Compared to low-efficacy disease-modifying therapies (DMTs), high-efficacy medications are more effective at slowing the loss of nerve cells making up different layers of the retina — the region at the back of the eye that enables one to see — in patients with relapsing-remitting multiple sclerosis (RRMS).
The retina is made up of several layers of nerve cells that are connected to the brain through the optic nerve. Like the rest of the central nervous system (CNS, comprised of the brain and spinal cord), the retina also can start showing signs of neurodegeneration over the course of multiple sclerosis (MS).
“Optic neuritis, or inflammation of the optic nerve, is the initial manifestation of MS in approximately 25% of people,” according to Saidha, and “roughly up to 50% of people with MS will experience an episode of optic neuritis at some point during their disease course.”
Unlike the rest of the CNS, the retina can be examined easily for signs of nerve degeneration; for this reason it is being used more frequently to monitor disease progression in MS patients.
“Almost all aspects of MS pathobiology are well represented in the retina of people with MS, with the exception of demyelination” Saidha said. This is because the retina, as a CNS structure, is devoid of myelin under normal circumstances.
Recent studies have shown that certain measures of retinal neurodegeneration assessed by optical coherence tomography (OCT) — a non-invasive imaging test that uses light to take pictures of the retina — reflect the overall progression of MS. As such, results can be used to assess the therapeutic effects of different types of MS therapies.
The team analyzed the use of high-efficacy DMTs, including Tysabri (natalizumab, marketed by Biogen) and rituximab (a therapy used off-label in MS), and also of DMTs considered of low-efficacy or potency, such as interferons and Copaxone (glatiramer acetate, by Teva Pharmaceuticals).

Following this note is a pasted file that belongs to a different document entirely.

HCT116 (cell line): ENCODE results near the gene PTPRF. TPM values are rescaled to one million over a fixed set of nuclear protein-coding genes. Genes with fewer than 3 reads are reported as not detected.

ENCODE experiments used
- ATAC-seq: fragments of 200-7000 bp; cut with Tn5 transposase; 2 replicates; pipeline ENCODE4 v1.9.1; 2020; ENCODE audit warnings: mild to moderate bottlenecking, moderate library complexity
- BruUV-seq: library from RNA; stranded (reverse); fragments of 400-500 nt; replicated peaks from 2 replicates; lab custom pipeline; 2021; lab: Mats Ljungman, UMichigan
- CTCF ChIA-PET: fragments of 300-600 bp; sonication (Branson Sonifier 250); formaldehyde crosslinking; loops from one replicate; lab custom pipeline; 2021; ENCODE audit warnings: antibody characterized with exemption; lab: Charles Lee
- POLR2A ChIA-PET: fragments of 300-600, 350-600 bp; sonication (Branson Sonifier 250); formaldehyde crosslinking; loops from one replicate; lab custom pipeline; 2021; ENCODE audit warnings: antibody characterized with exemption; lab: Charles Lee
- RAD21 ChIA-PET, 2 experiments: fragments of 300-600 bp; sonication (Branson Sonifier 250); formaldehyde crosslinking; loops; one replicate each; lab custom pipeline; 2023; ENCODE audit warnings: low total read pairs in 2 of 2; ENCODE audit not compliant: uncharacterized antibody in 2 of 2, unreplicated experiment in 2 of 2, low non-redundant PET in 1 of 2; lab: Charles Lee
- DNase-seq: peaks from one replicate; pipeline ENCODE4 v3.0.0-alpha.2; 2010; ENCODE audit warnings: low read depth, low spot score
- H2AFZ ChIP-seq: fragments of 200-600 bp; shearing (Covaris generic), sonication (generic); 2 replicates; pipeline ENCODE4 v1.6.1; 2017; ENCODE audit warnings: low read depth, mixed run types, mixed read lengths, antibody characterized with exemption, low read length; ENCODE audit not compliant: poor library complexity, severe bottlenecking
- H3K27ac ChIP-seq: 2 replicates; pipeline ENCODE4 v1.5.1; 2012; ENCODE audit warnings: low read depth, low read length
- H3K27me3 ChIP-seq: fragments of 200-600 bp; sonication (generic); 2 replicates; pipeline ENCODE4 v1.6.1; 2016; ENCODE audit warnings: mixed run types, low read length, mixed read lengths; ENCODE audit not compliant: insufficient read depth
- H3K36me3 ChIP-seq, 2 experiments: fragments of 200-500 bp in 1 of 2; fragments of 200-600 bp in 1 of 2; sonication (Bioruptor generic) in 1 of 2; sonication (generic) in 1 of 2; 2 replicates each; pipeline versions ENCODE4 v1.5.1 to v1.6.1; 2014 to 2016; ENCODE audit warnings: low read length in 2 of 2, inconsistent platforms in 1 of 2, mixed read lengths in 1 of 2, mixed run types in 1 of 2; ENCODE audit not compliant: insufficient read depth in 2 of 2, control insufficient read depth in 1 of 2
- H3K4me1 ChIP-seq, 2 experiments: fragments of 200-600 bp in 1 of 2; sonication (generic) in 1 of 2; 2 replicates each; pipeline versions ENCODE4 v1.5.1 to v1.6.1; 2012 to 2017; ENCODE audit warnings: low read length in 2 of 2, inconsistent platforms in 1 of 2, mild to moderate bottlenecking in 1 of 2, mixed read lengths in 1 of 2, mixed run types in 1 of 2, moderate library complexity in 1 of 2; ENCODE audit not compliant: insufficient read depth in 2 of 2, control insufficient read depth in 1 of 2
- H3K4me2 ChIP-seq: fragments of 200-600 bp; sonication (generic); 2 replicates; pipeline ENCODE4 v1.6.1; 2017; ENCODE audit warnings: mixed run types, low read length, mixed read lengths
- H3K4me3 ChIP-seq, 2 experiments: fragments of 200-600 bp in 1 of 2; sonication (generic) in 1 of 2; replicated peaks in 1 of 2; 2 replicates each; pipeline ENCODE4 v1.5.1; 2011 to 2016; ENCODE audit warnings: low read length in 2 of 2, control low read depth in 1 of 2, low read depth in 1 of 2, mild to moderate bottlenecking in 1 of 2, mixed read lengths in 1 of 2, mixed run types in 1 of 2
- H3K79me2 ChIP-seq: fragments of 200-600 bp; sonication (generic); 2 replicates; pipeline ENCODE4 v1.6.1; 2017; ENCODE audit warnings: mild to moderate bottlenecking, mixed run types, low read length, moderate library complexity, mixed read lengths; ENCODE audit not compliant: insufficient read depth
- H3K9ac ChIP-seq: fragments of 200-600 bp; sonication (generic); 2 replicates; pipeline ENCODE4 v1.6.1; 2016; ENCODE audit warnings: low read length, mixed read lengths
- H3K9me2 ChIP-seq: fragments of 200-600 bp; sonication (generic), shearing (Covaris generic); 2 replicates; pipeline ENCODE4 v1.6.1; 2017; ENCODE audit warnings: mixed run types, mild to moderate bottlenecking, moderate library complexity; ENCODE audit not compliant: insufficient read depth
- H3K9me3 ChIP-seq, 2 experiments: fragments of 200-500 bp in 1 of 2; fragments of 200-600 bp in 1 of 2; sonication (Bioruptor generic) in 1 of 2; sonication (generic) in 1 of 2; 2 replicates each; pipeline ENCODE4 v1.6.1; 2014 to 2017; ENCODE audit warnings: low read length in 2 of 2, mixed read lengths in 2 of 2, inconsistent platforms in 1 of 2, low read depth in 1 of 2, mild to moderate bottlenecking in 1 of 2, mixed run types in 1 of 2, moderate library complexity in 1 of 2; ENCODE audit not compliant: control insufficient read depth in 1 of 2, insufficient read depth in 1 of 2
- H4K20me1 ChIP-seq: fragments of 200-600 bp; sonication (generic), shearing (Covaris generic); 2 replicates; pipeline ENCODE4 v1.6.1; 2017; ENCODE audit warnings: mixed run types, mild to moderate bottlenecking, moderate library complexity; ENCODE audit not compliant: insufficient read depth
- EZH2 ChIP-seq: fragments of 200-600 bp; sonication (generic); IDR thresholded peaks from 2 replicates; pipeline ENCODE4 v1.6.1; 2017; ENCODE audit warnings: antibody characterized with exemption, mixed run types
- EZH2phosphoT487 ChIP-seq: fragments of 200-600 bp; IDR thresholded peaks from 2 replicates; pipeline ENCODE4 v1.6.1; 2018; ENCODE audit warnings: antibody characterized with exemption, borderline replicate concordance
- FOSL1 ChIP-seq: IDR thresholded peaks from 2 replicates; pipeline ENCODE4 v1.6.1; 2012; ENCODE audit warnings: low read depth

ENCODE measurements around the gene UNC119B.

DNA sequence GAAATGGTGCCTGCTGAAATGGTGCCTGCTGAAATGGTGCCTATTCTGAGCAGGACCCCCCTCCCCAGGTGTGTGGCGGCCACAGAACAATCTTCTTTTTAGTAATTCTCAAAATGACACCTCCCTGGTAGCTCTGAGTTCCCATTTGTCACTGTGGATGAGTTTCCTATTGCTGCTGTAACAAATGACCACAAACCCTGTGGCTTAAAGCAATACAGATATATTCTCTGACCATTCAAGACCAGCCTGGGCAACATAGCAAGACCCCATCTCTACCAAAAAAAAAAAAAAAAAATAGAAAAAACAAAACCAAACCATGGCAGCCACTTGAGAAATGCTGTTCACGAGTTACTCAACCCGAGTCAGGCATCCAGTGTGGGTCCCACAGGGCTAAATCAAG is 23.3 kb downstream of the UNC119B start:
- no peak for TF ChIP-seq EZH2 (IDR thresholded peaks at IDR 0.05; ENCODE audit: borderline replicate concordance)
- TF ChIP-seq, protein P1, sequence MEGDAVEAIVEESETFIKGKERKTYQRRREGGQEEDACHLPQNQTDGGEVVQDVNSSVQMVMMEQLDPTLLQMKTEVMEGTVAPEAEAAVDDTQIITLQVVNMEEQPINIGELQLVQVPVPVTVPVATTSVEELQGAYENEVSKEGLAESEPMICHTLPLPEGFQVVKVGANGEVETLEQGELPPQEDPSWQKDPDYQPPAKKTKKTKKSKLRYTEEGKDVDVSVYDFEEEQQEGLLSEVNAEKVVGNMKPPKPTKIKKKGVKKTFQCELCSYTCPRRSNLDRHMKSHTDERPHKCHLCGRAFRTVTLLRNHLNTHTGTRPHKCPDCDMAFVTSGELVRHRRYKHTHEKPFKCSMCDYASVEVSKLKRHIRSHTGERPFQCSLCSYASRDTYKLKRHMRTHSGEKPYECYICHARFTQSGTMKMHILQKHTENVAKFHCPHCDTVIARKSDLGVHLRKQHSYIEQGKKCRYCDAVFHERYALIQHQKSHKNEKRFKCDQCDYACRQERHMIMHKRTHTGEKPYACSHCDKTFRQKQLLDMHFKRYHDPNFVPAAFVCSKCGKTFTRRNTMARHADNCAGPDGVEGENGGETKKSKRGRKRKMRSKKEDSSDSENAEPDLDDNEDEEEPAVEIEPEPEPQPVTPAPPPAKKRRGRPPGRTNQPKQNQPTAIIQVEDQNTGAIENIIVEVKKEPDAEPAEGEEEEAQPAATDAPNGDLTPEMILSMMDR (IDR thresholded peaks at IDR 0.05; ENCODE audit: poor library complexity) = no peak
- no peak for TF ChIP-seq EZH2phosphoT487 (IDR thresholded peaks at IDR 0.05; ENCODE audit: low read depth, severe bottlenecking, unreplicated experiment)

Their analyses revealed that in RRMS patients, treatment with high-efficacy DMTs was associated with a slower rate of nerve cell loss in the ganglion cell–inner plexiform layer (GCIPL) of the retina, compared to low-efficacy DMTs.
According to Saidha, one particularly relevant observation was that “the rate of retinal GCIPL atrophy in RRMS patients treated with natalizumab [Tysabri] was 0.16, which was actually not different from healthy controls [0.14].”
Of note, the slower rates of retinal atrophy (shrinkage or loss) seen with high-efficacy DMTs resembled their effects on reducing the rate of brain atrophy in RRMS patients as reported in previous studies.
The team also assessed the modulation of retinal atrophy in MS patients treated with rituximab in a study with a median duration of follow-up of about three years. Researchers saw differences in the rates of GCIPL change over time following the start of DMT treatment, suggesting a faster rate of atrophy in the first 12 months of treatment compared to the period afterward.
This was valid for both rituximab (GCIPL loss of 0.69 micrometers in thickness in the first 12 months, and 0.14 in the 12-months post-treatment) and Tysabri (GCIPL loss of 0.45 micrometers in thickness in the first 12 months, and 0.13 in the 12-months post-treatment).
These results suggested that the therapeutic optimization of the effects of these DMTs in retinal atrophy in RRMS patients could potentially take up to 6-12 months.
Researchers also discovered that loss of nerve cells making up two other layers of the retina, the inner nuclear layer (INL) and the outer nuclear layer (ONL), seemed to be more specific to those with progressive forms of MS, including primary and secondary progressive MS.
In a recently published study, the team showed that “progressive MS is independently associated with accelerated rates of INL and ONL thinning that we didn’t see in relapsing MS,” Saidha said.
Interestingly, the team also found that INL and ONL measures in progressive MS patients seem to be unaffected by DMTs.
In fact, no significant differences in the rate of retinal atrophy in any of the three layers analyzed were found between patients with progressive MS who were being treated with either low- or high-efficacy DMTs.
“Low and high potency DMTs do not affect retinal atrophy in progressive MS to the same extent as in RRMS,” Saidha said, noting however that further long-term studies are required to confirm these results in larger progressive MS groups.
Overall, the team concluded that the “rates of GCIPL atrophy are slower in RRMS patients treated with high potency [high-efficacy], as compared to low potency DMTs,” and that “current, conventional, and primarily anti-inflammatory DMTs (whether high or low potency) have not been shown to significantly reduce retinal atrophy in [progressive] MS, unlike RRMS.”
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